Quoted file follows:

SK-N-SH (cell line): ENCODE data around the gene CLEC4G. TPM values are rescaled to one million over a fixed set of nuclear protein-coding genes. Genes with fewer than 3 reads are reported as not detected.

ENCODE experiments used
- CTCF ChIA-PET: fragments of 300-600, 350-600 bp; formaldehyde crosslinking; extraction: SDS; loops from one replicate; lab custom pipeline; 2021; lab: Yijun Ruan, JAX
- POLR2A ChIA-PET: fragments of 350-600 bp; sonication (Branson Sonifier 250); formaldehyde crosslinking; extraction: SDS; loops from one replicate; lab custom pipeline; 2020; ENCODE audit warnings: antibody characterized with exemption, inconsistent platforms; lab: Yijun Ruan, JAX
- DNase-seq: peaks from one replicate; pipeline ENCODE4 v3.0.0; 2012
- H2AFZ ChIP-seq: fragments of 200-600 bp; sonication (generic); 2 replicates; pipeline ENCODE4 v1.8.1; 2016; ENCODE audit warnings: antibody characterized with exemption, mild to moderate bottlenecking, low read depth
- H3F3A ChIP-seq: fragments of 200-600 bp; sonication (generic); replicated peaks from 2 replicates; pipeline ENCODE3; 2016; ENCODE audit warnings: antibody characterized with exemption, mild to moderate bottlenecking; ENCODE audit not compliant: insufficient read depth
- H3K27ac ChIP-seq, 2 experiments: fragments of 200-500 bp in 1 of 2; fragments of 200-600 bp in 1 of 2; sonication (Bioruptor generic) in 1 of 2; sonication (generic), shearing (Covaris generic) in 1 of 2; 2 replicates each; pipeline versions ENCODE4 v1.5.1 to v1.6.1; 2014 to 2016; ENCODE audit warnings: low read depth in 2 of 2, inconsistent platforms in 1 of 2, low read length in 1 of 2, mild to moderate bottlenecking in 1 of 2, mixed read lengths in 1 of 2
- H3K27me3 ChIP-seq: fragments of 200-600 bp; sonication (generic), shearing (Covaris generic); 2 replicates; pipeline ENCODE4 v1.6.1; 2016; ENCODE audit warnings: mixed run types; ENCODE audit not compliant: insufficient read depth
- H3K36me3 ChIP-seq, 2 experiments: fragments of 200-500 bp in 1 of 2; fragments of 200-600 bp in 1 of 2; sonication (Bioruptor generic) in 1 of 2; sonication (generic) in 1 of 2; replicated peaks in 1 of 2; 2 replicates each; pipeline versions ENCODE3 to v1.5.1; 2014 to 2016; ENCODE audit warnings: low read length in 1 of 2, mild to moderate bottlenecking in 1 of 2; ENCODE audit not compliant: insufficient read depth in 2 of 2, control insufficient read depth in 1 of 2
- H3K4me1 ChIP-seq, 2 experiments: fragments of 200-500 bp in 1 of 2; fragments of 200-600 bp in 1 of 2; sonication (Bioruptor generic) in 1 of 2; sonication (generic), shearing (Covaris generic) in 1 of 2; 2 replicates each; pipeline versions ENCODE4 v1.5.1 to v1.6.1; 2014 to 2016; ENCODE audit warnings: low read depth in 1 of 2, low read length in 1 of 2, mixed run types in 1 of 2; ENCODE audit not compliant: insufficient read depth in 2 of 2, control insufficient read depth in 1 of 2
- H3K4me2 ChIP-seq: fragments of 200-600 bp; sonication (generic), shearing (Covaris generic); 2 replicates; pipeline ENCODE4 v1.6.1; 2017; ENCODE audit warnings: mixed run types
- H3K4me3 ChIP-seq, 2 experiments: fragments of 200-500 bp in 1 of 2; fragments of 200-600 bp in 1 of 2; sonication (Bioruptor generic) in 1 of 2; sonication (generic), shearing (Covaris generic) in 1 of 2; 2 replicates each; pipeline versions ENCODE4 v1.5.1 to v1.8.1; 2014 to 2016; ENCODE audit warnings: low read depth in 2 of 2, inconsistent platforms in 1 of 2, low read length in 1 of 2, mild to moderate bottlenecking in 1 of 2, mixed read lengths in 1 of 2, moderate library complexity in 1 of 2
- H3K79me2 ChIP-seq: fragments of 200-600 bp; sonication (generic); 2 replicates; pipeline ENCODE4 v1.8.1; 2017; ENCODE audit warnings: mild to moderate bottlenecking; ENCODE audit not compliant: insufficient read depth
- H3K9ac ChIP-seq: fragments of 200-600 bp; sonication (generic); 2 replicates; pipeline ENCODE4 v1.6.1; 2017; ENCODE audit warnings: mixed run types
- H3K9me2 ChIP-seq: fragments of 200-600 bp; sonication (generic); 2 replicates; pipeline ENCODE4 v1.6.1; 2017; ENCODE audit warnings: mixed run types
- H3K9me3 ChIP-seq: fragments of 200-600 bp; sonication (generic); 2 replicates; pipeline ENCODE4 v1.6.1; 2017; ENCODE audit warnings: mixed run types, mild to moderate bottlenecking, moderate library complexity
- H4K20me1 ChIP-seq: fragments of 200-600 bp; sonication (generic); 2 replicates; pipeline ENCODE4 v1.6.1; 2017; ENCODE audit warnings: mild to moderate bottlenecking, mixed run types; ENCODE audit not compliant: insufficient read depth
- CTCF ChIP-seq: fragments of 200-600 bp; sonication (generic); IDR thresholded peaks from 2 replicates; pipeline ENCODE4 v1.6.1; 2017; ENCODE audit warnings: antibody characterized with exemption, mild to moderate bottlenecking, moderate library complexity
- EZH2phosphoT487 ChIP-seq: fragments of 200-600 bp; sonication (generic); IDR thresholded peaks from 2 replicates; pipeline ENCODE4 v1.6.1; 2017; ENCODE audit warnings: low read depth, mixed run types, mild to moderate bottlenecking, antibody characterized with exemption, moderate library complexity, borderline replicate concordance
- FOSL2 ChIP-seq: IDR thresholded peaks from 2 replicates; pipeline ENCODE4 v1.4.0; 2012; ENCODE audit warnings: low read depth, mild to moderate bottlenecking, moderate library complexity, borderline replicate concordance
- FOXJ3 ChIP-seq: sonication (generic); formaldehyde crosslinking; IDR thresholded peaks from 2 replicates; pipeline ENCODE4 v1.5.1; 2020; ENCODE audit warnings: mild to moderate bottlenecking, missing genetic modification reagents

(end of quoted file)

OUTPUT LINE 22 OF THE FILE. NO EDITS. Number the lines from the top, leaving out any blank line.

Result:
- FOXJ3 ChIP-seq: sonication (generic); formaldehyde crosslinking; IDR thresholded peaks from 2 replicates; pipeline ENCODE4 v1.5.1; 2020; ENCODE audit warnings: mild to moderate bottlenecking, missing genetic modification reagents